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  5. "You study Latin."

"You study Latin."

Translation:Tu linguae Latinae studes.

August 28, 2019

65 Comments


https://www.duolingo.com/profile/ISpeakAlien

Why "linguae latinae" and not "linguam latinam"? Shouldn't it be accusative?


https://www.duolingo.com/profile/illeionathan

The literal meaning of "studes" is "you are diligent (in)..." or "you direct your attention (to)..." For this reason, it is used with the dative case.


https://www.duolingo.com/profile/kappers

This should probably be in a note in the grammar section. I know some Latin already, so I was confused about this as well because I didn't know this was the meaning of studere, but your explanation makes sense. But again, it should probably be mentioned if some verb requires a case other than the accusative, which some verbs do.


https://www.duolingo.com/profile/ISpeakAlien

It should also be made clear that it's a dative and not a genitive, since those two cases are the same in the first declension singular.


https://www.duolingo.com/profile/Percival1485

True, especially since this exercise is in the unit on the accusative case.


https://www.duolingo.com/profile/Leon_McNair

Finally, after seeing this so many times, it makes sense to me!!


https://www.duolingo.com/profile/Leon_McNair

So literally it means, "You (tu) devote yourself to (studes) Latin (Latinae +(Linguae))?

Tu being redundant because it's already implied in the 2nd person verb stud[es].


https://www.duolingo.com/profile/AlexR470

Tu is indeed redundant, but it may still be used to emphasize "you". Generally speaking, if you're trying to emphasize the "I", "You", or "They", you'll include that seemingly redundant pronoun.


https://www.duolingo.com/profile/hermine143919

thank you for the explanation


https://www.duolingo.com/profile/JimKirk9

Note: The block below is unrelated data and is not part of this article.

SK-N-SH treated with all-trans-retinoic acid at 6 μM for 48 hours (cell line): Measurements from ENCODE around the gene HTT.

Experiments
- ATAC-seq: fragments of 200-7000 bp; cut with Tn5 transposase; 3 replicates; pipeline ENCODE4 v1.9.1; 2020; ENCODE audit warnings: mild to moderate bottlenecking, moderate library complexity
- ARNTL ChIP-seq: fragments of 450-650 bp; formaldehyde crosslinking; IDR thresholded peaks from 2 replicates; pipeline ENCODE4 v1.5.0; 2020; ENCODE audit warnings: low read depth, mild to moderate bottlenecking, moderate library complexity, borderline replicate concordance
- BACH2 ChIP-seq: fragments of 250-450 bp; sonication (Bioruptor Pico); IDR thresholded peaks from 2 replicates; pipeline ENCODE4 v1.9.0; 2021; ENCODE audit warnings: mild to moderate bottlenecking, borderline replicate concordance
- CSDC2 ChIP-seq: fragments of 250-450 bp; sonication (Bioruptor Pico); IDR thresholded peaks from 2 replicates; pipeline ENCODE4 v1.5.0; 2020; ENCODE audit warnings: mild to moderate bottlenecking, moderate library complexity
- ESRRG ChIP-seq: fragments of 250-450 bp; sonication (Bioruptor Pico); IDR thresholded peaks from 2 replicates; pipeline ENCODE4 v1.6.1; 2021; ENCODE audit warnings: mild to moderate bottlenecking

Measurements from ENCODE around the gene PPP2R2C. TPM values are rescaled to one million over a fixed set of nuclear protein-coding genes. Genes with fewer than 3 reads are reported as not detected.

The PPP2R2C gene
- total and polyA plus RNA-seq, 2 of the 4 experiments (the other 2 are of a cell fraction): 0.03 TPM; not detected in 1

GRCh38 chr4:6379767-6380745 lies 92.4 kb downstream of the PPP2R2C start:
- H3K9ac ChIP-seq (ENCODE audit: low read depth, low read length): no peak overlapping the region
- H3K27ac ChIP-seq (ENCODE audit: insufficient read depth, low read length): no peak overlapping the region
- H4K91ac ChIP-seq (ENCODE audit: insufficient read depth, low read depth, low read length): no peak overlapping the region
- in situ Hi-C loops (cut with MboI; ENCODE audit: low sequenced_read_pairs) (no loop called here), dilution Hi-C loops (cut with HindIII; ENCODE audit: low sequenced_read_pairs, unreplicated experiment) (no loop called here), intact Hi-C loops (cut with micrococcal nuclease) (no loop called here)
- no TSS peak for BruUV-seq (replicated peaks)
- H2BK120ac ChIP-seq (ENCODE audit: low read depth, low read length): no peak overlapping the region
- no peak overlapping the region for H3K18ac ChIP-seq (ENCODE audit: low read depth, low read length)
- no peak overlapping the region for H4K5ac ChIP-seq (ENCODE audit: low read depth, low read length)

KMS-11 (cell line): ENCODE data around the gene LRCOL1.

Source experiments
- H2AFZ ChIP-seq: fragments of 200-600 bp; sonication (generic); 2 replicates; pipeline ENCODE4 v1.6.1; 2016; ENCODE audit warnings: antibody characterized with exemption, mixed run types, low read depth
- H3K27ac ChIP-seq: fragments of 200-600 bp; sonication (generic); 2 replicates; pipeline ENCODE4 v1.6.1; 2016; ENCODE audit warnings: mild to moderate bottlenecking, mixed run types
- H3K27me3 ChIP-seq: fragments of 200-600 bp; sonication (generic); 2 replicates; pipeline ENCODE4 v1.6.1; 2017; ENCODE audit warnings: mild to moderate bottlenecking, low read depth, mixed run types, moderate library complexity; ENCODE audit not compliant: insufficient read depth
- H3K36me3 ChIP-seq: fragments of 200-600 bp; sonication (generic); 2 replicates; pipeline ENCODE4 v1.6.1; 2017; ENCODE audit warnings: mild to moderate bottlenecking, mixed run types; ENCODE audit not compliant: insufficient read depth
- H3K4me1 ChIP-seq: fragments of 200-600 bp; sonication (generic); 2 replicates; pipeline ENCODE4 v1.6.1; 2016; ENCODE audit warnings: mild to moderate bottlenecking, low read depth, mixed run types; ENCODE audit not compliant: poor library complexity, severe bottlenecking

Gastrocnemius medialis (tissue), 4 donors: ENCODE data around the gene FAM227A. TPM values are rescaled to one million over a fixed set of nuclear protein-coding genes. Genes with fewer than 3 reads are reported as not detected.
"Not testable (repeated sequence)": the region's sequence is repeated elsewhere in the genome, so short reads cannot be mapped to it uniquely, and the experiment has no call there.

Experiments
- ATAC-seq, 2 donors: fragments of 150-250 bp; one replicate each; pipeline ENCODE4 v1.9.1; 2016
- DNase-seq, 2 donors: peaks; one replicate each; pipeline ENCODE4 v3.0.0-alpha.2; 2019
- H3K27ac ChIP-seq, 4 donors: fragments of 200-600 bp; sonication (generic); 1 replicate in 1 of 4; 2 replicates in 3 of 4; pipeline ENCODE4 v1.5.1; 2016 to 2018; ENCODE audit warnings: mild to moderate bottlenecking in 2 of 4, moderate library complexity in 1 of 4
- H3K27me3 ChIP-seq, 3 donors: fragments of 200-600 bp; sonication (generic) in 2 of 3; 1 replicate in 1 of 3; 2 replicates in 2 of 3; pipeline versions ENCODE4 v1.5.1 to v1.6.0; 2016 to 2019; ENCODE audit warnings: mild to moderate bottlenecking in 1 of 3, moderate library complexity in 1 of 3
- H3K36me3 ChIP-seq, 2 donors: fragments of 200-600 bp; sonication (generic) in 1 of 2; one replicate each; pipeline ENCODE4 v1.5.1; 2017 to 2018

The tu is unnecessary, personal pronouns are only used to stress their meaning, the are not oblihatory.


https://www.duolingo.com/profile/Danielconcasco

The sentence should be accepted without the tu. Including pronouns in early lessons help to ease students into the language.


https://www.duolingo.com/profile/Gill714966

It’s accepting it now


https://www.duolingo.com/profile/Christos970882

There is no mention of the dative case in the grammar section of chapter "School"! This is a rather serious issue in my humble opinion.


https://www.duolingo.com/profile/Danielconcasco

That's why there are notes. We are rolling them out as fast as we can.


https://www.duolingo.com/profile/Zia177448

I really appreciate the notes, but the notes of this lesson deal with the accusative.

It might be better to move the dative sentences to a different skill to avoid confusion (especially for people who are completely new to Latin, unlike me). I can see why you want to introduce sentences like "I'm studying Latin" at this point of the course, but while I could imagine just learning that sentence as a phrase at this point without understanding why the noun needs to be in that form, I'd definitely leave the sentences with "litteris studet" for a later time in the course.


https://www.duolingo.com/profile/MagistraEdw

I agree. The lessons could stick to read, speak, write since these don't require a dative object.


https://www.duolingo.com/profile/OnkelD

I'm thankful for the notes, and just grateful to have the Latin course which I've been waiting on (as you might see) for a LONG time.


https://www.duolingo.com/profile/Christos970882

Not sure I follow; you mean grammar notes? Are they written after exercises are written? Should I wait for proper notes before I get on with the course? I keep getting wrong answers on declensions that are not part of the unit I'm on.


https://www.duolingo.com/profile/Danielconcasco

There at lightbulb icons that have tips.


https://www.duolingo.com/profile/cashell

Not in many (most?) versions of the mobile apps. Android, for most languages, at least.


https://www.duolingo.com/profile/AmosMadar

What is "the grammar section"? Does it exists in the App?